Last reviewed by Dr. Raj MD on January 12th, 2022.
What is Lichenoid Keratosis?
This is a small non-cancerous skin lesion with is any abnormal or damaged area of tissue. It is not a common benign skin condition. It is sometimes referred to as a papule. A lichenoid keratosis can range in color from red to gray. It appears that the elderly and females and people who are light-skinned are more at risk for developing lichenoid keratosis.
Symptoms of Lichenoid Keratosis
People who have lichenoid keratosis report very few symptoms but some have reported that they feel a slight stinging sensation and an itchy feeling. The most commonly reported symptom is the lesion itself which is usually surrounded by an inflamed area. Lichenoid keratosis:
- Are very small and will grow to be no larger than point five inches to one inch
- Will generally grow on area that is exposed to the sunlight frequently such as the arms or torso. There are some that will be found on your neck, head, or face.
- When found on a person’s body there is usually just one lesion but some may have a few more.
- Will usually start out as pink or red but could be gray, violet, or brown.
- Vary in texture being either relatively smooth or scaly
What Causes Lichenoid Keratosis?
Lichenoid keratosis forms because of a buildup of excess dead keratin cells. Keratin is a protein that is found in your body that makes up most of your nails, hair, and skin. It can also be found in tooth enamel. As our body pushes this protein to the surface of your skin it dies. When the dead keratin cells build up it can lead to a scaly or hard lesion and resembles lichen. This is a type of crusty fungus that is often found growing on trees and rocks. Lichenoid keratosis does sometimes have that scaly texture and appearance. Normally these dead keratin cells do perform a useful function in protecting the live cells that are just beneath the dead keratin cells but when these dead cells start to accumulate that is when they become a problem. Sometimes they will be producing at too fast of a rate causing the buildup that leads to lichenoid keratosis.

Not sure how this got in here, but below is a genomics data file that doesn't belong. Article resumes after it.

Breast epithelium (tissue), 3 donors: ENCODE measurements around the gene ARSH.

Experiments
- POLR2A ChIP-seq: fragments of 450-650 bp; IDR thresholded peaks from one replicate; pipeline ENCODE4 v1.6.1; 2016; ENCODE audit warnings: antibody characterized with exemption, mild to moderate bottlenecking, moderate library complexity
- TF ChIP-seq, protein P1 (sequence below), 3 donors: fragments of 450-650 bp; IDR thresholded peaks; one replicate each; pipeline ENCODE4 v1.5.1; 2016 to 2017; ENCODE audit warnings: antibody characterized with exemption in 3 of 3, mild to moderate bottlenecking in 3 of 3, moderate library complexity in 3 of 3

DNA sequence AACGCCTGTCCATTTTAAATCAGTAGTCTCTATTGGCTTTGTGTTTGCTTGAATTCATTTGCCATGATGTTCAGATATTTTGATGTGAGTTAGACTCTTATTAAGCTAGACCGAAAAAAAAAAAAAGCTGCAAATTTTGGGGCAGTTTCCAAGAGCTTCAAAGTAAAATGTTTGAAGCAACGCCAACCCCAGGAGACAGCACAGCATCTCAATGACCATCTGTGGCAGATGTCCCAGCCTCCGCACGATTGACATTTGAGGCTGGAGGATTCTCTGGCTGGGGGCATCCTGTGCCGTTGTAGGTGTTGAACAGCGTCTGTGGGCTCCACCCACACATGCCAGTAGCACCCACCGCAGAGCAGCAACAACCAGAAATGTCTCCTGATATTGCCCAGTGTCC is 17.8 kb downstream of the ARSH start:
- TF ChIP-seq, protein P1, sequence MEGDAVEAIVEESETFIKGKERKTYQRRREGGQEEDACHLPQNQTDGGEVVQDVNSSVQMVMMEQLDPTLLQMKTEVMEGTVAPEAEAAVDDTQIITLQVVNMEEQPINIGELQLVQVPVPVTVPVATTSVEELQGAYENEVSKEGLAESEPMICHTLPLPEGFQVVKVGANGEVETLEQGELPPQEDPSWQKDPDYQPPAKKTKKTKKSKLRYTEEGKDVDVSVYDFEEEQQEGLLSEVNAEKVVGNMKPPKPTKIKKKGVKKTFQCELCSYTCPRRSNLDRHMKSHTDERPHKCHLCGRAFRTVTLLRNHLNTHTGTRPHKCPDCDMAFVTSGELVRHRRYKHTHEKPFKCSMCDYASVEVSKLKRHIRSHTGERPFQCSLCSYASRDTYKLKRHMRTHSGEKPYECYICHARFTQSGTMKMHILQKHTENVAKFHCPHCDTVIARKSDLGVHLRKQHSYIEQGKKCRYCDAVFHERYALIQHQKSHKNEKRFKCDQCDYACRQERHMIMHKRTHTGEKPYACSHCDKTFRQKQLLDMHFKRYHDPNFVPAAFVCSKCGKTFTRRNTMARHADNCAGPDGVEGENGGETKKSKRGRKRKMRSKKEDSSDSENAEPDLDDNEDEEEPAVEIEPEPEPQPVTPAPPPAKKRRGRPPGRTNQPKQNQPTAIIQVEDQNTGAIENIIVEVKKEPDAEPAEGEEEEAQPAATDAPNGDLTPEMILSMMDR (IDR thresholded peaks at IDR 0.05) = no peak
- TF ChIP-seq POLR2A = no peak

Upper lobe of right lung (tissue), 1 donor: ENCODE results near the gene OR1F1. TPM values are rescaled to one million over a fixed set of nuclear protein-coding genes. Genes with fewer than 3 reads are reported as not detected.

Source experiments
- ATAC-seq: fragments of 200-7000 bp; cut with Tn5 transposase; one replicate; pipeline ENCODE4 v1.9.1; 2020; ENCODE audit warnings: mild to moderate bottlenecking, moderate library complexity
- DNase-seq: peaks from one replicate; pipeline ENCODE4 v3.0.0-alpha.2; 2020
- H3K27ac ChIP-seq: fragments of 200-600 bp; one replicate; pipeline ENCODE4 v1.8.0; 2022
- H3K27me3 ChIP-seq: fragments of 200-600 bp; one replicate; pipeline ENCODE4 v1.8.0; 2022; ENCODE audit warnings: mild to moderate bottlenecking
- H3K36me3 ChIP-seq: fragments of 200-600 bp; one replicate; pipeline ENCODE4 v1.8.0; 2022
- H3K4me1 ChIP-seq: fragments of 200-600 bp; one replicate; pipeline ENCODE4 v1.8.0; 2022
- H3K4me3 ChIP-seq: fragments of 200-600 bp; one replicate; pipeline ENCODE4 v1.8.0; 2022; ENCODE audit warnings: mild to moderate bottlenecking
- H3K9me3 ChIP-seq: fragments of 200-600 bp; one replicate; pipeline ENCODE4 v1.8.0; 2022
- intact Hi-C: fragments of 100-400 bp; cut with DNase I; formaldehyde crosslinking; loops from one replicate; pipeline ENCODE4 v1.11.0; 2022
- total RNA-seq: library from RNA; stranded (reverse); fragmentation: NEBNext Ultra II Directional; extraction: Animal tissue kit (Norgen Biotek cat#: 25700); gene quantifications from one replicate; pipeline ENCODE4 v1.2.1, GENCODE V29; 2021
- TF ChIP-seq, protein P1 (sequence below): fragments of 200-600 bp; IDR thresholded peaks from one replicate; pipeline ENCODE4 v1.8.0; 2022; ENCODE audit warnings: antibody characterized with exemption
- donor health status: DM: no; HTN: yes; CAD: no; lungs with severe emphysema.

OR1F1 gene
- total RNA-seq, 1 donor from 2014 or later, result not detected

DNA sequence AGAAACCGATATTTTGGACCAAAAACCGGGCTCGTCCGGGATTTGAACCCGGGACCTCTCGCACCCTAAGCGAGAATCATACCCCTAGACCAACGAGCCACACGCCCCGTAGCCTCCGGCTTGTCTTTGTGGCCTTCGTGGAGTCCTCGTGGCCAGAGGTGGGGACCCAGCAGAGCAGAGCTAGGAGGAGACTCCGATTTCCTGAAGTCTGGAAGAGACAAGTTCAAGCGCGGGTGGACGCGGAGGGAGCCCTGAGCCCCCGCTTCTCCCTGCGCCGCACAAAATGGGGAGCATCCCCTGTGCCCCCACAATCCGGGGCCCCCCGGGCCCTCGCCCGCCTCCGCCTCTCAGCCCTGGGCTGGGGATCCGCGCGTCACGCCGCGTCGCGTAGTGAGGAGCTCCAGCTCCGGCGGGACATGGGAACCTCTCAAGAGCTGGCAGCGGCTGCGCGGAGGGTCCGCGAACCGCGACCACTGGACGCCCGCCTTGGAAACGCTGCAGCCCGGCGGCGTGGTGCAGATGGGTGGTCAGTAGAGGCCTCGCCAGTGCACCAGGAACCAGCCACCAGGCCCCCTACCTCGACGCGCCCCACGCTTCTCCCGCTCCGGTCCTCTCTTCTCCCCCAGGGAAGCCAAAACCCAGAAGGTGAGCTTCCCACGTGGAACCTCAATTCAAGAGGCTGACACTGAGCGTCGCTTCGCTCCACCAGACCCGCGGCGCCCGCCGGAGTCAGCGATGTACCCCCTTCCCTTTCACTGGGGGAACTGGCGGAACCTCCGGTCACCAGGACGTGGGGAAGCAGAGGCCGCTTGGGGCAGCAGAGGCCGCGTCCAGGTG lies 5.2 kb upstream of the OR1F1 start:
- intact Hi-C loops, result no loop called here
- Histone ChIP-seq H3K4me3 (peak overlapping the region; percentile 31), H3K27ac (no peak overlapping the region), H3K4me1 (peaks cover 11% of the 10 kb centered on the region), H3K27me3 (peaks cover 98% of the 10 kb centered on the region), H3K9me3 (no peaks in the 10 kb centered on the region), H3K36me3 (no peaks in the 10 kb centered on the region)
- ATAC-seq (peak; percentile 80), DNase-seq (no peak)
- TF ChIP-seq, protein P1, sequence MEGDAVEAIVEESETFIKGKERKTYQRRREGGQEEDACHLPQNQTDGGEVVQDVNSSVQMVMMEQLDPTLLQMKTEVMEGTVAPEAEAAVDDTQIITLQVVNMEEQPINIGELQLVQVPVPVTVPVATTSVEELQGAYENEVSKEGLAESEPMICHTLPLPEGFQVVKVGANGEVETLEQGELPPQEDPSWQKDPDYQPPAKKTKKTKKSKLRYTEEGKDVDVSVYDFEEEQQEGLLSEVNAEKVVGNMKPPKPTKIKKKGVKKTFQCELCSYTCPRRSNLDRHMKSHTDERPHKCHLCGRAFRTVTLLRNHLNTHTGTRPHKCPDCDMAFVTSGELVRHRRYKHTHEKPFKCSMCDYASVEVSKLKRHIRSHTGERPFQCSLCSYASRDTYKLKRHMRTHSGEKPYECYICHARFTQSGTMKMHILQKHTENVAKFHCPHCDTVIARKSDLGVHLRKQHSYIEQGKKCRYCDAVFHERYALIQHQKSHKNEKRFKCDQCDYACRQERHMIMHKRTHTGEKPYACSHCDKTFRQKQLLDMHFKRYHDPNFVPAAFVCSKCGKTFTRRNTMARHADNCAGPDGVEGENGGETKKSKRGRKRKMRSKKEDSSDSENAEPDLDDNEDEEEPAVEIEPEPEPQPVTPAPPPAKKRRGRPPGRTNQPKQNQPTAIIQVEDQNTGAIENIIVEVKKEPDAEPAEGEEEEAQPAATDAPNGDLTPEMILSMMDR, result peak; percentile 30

It is also thought that a person can develop lichenoid keratosis because of unprotected exposure or overexposure to the sun. Typically a person will develop a lichenoid keratosis within three months. It is also thought to be caused by certain existing skin condition that cause lesions like seborrheic keratosis regress or lentigos.
When a person has a lichenoid keratosis surgically removed it will usually be sent in for a biopsy not only to make sure that it is lichenoid keratosis but also to make sure that the cells that have been surgically removed are not malignant. The method used to diagnosis lichenoid keratosis and to check to see if it is benign or malignant is called dermoscopy. Many times lichenoid keratosis is diagnosed based on the appearance of the area of the skin that is affected.
Lichenoid Keratosis Treatment
Treating lichenoid keratosis will usually begin with using a prescription medicated topical cream that contains corticosteroids as the main ingredient or covered with liquid nitrogen. When a person opts to use liquid nitrogen to remove the lichenoid keratosis it is called liquid nitrogen and curettage. During this procedure the physician will use liquid nitrogen to free the lesion and then will use a surgical instrument called a curette to detach the lichenoid keratosis by scraping it with this surgical instrument. There are also some cases where the lichenoid keratosis may need to be removed surgically using laser or electrosurgery.
Lichenoid Keratosis Pictures
Pictures collection of Lichenoid Keratosis…